Hosted by the China Ministry of Land & Resources and the Tianjin Municipal Government, the 12th annual China Mining Congress & Expo 2010 will be held at the Tianjin Meijiang Convention and Exhibition Center from November 16 through 18, 2010. The theme of this year's Congress & Expo is: The World and China in Mining Consolidation: Co-operation, Responsibility and Development.
Australian shares rallied on Thursday after a strong lead from overseas market, and the gains were fuelled by the better-than-expected employment data in Australia. Total employment was up by 45,900 in June, compared to expectations of an increase of 15,000. Australia's unemployment rate in June was a seasonally adjusted 5.1 per cent, beating the economists' prediction of 5.2 per cent.
Slump in Australian mining shares dragged the local market lower this morning over worries that a newly unveiled tax on the resources industry could hurt the miners' profits. The drop in local market was also led by the negative lead from US market. Asian stocks also delivered a weak start on Monday. China's central bank on Sunday raised banks' reserve requirement ratio by 50 basis points to further control the property prices. Chinese markets are closed today for Labour Day holiday.
Wall Street posted a small gain on Friday despite the Labour Department report showed the US unemployment rate broke above 10 per cent in October, up from 9.8 per cent in September. But the number of jobs lost narrowed to the lowest level in more than a year.
The Australian market closed higher yesterday driven by the news of Xstrata's proposed merger with Anglo-American and NAB's buying Aviva Australia. The benchmark S&P/ASX200 index was up 0.5 per cent, or 18.6 points, at 3918.2, while the broader All Ordinaries index advanced 0.4 per cents, or 16.4 points, at 3910.8.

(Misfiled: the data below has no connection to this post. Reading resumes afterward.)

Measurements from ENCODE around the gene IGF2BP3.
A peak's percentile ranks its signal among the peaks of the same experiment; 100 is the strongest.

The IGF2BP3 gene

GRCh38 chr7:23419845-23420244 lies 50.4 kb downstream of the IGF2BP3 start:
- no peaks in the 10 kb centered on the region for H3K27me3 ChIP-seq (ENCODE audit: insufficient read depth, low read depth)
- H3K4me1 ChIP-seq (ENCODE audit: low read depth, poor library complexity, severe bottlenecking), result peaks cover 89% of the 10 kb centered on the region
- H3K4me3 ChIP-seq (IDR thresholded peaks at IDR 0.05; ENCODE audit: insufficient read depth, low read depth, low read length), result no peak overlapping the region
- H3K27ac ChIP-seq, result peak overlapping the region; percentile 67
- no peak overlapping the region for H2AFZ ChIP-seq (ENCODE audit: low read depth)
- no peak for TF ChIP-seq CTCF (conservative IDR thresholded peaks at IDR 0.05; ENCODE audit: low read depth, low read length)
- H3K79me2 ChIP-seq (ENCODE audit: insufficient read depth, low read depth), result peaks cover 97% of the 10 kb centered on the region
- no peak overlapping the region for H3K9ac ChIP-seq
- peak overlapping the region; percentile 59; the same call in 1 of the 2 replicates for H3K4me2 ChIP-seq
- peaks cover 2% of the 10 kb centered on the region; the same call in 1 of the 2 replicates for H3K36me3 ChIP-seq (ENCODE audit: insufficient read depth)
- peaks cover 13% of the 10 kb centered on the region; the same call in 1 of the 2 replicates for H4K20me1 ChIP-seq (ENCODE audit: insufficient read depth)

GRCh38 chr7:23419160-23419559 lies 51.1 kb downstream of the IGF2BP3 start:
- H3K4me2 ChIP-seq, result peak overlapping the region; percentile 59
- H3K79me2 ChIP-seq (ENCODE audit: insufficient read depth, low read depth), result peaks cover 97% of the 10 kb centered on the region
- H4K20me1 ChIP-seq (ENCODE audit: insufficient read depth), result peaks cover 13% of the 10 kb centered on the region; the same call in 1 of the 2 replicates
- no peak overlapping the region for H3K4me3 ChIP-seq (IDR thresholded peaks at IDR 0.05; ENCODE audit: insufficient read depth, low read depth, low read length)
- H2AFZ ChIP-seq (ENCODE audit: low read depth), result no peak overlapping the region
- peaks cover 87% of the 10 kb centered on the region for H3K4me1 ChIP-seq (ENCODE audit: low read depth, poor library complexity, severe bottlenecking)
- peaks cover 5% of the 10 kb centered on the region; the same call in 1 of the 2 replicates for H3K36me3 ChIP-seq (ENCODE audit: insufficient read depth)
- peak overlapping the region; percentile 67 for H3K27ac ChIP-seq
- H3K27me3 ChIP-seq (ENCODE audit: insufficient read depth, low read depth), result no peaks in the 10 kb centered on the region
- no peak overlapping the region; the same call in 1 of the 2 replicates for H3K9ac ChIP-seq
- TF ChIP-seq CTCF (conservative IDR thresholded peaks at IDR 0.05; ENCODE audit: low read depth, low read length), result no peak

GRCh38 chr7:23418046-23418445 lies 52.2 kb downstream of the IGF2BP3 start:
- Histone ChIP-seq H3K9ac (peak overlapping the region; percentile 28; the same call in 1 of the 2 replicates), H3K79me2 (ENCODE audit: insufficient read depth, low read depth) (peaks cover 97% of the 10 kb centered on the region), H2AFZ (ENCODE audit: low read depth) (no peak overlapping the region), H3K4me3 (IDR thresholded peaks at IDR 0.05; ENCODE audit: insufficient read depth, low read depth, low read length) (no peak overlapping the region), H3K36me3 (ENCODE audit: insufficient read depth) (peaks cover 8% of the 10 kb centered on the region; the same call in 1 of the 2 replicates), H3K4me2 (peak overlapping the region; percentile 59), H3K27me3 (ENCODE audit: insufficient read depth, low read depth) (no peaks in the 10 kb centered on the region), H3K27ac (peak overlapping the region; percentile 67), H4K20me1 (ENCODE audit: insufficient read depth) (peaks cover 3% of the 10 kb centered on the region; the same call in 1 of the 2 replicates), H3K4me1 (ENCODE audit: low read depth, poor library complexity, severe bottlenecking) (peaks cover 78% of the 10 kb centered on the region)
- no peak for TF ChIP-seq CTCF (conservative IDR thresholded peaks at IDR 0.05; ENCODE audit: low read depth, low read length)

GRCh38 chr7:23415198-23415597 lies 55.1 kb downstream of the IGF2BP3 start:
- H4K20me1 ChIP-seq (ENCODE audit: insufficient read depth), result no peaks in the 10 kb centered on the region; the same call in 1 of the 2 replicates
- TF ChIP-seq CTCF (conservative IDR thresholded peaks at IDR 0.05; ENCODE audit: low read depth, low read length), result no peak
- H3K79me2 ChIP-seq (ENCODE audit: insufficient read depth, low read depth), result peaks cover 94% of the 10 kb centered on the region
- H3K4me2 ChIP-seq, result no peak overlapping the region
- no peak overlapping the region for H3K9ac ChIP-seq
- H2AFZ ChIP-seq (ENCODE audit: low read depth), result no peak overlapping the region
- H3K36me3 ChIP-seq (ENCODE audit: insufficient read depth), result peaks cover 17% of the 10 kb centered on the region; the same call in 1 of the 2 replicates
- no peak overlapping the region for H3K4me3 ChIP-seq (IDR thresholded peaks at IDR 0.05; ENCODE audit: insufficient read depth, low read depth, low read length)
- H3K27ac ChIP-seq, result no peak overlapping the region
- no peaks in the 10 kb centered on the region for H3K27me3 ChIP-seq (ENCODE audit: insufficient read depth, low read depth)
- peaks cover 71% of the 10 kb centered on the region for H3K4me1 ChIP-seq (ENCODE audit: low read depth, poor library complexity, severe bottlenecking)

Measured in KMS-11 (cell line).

The Australian shares were marginally lower on Friday. On Friday the benchmark S&P/ASX200 ended 10.9 points, or 0.3%, lower at 3769.6, while the broader All Ordinaries fell 6.8 points, or 0.2%, to 3737.9.
On Friday, the Australian shares reversed an early fall despite the negative leads overnight on overseas markets. The benchmark S&P/ASX200 index closed up 14.5 points, or 0.41 per cent, at 3,540.7, while the broader All Ordinaries index had gained 16.8 points, or 0.49 per cent, to 3,478.1. This week traders are awaiting RBA's aggressive rate cut which is expected to announced when its board meets on Tuesday.
At week's end, Wall St. rebounded with about 2.9% rise on hopes for further US rate cuts and President-elect Barack Obama's call for another economic stimulus plan. China's announcement over the weekend that it will spend 4 trillion yuan by 2010 to help re-ignite growth may also shore up Australian stocks, particularly miners.
The Australian share market closed lower on Wednesday, largely attributable to volatility returning to the US financial sector and weaker resource stocks.
Yesterday, the Australian share market was 3.5 per cent higher to post its biggest single-day rise in almost four months as bargain hunters snapped up banks, property trusts and miners.